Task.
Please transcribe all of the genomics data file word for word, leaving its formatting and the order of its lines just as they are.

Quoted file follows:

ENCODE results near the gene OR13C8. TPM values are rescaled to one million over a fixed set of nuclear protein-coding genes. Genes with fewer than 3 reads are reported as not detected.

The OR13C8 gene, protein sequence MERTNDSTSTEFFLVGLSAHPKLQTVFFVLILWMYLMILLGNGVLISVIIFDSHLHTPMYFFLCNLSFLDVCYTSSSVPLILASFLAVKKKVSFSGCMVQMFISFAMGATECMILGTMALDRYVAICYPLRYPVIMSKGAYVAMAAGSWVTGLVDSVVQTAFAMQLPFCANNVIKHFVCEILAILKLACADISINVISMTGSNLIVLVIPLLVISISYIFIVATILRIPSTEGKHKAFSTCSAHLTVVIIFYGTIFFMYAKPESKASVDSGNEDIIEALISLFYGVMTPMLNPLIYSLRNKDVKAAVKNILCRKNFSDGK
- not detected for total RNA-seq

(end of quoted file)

ENCODE results near the gene OR13C8. TPM values are rescaled to one million over a fixed set of nuclear protein-coding genes. Genes with fewer than 3 reads are reported as not detected.

The OR13C8 gene, protein sequence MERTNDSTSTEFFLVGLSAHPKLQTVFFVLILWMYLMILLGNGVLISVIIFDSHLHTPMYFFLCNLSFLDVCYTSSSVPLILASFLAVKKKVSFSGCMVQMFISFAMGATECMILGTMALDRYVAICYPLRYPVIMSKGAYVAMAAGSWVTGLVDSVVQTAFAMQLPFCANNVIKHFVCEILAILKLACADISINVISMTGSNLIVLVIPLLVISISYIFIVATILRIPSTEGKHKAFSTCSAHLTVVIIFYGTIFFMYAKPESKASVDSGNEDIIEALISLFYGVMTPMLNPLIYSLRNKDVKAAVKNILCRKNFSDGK
- not detected for total RNA-seq